I've sung several of Rutter's works over the years, including his Requiem. The man simply writes wonderful music. Full stop. I recently found out that my new choral society will be performing Rutter's Mass of the Children next May, complete with a children's choir. I'm looking forward to it. Best of all, I'll be back to singing in the Holy Mother Latin, which I personally find a little easier to wrap my tongue around than German. Pretty sad when you're excited about Latin, isn't it? I'm not sure what it says about me that I'd rather sing in a dead language than a living one. I guess I'm just more familiar with it.
But I digress. "Candlelight Carol" was first featured on The John Rutter Christmas Album in 2002, as was another favorite of mine, the "Sans Day Carol," which I used to sing to my daughter as a lullaby. It was her go-to song whenever she was upset about something or couldn't relax. There is power in the Rutter, that's all I'm saying...
Candlelight Carol! Now--with old scenes of London!
In an interesting bit of trivia, Rutter once told 60 Minutes that although he was known for writing beautiful religious music, he wasn't himself a particularly religious man (which many later took to mean he was an atheist), though he was "deeply spiritual and inspired by the spirituality of sacred verses and prayers." In an interview with Alan MacFarlane in 2009, Rutter refers to himself as a "friend, fellow traveller, and agnostic supporter of the Christian faith." One would never know from his music that Rutter is agnostic.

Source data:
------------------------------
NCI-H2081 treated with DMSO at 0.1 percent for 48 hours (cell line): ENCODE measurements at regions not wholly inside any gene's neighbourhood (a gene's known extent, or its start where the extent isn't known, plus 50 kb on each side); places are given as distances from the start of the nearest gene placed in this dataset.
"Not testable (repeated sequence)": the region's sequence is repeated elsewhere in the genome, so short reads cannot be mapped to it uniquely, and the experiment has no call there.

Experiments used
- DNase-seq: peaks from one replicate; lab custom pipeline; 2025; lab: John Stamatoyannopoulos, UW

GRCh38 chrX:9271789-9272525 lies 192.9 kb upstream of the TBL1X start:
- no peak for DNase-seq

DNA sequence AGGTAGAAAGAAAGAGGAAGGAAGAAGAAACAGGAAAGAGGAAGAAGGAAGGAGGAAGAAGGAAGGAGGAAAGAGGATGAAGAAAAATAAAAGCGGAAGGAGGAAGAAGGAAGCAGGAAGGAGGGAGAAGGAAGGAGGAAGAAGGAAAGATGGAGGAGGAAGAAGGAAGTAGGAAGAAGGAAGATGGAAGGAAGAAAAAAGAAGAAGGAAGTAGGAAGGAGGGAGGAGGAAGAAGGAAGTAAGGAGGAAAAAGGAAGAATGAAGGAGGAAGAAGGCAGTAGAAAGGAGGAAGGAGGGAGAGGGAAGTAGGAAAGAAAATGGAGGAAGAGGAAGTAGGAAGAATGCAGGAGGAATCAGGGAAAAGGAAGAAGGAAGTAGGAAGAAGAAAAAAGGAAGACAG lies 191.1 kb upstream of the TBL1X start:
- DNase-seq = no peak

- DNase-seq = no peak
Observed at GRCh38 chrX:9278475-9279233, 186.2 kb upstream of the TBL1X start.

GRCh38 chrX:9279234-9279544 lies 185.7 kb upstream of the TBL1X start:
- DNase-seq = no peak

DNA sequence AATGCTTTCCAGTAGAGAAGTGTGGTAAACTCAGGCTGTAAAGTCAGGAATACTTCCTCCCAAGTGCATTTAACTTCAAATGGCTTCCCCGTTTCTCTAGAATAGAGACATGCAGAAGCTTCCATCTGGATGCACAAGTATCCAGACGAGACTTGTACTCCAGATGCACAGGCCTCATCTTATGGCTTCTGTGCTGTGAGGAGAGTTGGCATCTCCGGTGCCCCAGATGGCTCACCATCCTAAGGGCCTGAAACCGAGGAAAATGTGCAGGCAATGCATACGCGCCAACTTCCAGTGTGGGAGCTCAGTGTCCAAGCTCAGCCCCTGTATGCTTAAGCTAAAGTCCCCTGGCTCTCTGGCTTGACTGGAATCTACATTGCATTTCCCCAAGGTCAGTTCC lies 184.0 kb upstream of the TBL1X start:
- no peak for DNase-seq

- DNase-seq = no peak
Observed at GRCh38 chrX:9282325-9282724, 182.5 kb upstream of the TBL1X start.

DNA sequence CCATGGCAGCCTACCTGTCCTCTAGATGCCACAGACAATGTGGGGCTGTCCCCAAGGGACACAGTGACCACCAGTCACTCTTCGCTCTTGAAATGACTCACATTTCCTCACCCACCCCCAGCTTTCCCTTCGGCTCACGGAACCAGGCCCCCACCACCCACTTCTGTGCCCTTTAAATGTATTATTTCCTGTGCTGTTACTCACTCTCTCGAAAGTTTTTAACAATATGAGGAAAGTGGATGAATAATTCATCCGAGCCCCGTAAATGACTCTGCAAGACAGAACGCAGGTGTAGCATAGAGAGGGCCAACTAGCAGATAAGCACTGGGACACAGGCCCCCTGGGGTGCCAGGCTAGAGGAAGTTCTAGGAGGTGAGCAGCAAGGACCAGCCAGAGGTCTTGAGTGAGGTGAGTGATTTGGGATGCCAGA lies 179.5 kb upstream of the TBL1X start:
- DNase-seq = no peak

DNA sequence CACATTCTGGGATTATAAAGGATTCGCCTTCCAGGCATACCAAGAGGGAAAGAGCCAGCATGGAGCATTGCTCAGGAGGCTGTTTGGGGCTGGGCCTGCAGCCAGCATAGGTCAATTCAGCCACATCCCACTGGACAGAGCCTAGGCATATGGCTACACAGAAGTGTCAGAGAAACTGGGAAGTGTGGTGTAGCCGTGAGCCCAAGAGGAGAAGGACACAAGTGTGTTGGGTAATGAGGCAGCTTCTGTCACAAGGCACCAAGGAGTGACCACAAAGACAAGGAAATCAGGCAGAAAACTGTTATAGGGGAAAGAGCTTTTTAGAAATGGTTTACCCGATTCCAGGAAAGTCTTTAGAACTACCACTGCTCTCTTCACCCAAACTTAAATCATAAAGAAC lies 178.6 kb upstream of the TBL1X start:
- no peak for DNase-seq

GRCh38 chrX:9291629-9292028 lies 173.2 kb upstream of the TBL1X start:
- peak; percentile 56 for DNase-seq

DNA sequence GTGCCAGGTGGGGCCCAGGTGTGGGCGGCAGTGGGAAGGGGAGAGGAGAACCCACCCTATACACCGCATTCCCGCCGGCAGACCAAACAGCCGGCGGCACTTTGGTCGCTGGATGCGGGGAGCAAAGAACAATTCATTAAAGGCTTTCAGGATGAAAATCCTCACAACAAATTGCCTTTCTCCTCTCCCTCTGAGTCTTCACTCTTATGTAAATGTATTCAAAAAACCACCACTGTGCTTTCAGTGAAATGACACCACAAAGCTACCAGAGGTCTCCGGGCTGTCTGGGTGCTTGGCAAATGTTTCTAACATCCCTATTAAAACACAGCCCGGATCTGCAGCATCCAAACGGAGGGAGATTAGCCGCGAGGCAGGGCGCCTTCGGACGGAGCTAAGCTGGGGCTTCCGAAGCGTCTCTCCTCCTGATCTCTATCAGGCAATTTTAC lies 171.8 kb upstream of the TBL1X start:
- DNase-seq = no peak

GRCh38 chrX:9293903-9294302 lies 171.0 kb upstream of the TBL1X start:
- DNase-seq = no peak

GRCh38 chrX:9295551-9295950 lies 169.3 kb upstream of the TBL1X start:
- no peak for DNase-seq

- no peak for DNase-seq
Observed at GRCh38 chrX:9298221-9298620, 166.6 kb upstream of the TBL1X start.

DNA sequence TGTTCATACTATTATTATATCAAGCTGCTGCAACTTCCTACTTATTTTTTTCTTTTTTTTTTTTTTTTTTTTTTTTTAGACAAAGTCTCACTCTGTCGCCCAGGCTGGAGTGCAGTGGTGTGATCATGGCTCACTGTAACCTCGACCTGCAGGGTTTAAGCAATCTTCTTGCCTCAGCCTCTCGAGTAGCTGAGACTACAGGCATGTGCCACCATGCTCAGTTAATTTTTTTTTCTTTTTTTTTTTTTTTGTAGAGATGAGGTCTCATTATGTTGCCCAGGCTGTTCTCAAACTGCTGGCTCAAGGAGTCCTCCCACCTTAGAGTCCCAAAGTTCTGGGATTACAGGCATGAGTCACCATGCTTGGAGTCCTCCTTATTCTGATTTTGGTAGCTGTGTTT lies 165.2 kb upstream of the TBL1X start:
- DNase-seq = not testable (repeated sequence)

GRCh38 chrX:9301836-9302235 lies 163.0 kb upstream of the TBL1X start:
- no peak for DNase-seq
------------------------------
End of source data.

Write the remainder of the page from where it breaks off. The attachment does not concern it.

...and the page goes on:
Rutter was conferred a Lambeth Doctorate of Music in 1996 by the Archbishop of Canterbury for his contribution to church music; similarly, in 2007 he was awarded the OBE for services to music in the New Year's Honours List.